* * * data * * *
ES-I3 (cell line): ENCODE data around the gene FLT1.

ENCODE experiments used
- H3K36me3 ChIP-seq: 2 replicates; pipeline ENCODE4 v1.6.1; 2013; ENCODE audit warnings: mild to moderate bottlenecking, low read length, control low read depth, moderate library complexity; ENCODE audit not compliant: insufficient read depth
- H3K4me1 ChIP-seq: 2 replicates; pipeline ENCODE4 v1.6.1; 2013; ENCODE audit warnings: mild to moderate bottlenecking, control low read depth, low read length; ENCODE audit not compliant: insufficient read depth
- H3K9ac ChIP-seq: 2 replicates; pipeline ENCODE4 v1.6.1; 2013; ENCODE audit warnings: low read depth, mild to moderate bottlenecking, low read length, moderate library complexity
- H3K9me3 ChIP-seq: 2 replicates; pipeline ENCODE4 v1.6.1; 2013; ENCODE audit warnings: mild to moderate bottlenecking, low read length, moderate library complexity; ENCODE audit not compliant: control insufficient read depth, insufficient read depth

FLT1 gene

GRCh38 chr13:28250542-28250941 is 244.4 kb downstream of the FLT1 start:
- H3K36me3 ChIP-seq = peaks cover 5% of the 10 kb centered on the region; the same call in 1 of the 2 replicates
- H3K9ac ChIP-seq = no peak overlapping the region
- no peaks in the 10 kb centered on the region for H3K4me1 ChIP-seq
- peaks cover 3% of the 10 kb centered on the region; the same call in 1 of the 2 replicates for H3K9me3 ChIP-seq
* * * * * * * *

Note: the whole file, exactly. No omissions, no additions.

ES-I3 (cell line): ENCODE data around the gene FLT1.

ENCODE experiments used
- H3K36me3 ChIP-seq: 2 replicates; pipeline ENCODE4 v1.6.1; 2013; ENCODE audit warnings: mild to moderate bottlenecking, low read length, control low read depth, moderate library complexity; ENCODE audit not compliant: insufficient read depth
- H3K4me1 ChIP-seq: 2 replicates; pipeline ENCODE4 v1.6.1; 2013; ENCODE audit warnings: mild to moderate bottlenecking, control low read depth, low read length; ENCODE audit not compliant: insufficient read depth
- H3K9ac ChIP-seq: 2 replicates; pipeline ENCODE4 v1.6.1; 2013; ENCODE audit warnings: low read depth, mild to moderate bottlenecking, low read length, moderate library complexity
- H3K9me3 ChIP-seq: 2 replicates; pipeline ENCODE4 v1.6.1; 2013; ENCODE audit warnings: mild to moderate bottlenecking, low read length, moderate library complexity; ENCODE audit not compliant: control insufficient read depth, insufficient read depth

FLT1 gene

GRCh38 chr13:28250542-28250941 is 244.4 kb downstream of the FLT1 start:
- H3K36me3 ChIP-seq = peaks cover 5% of the 10 kb centered on the region; the same call in 1 of the 2 replicates
- H3K9ac ChIP-seq = no peak overlapping the region
- no peaks in the 10 kb centered on the region for H3K4me1 ChIP-seq
- peaks cover 3% of the 10 kb centered on the region; the same call in 1 of the 2 replicates for H3K9me3 ChIP-seq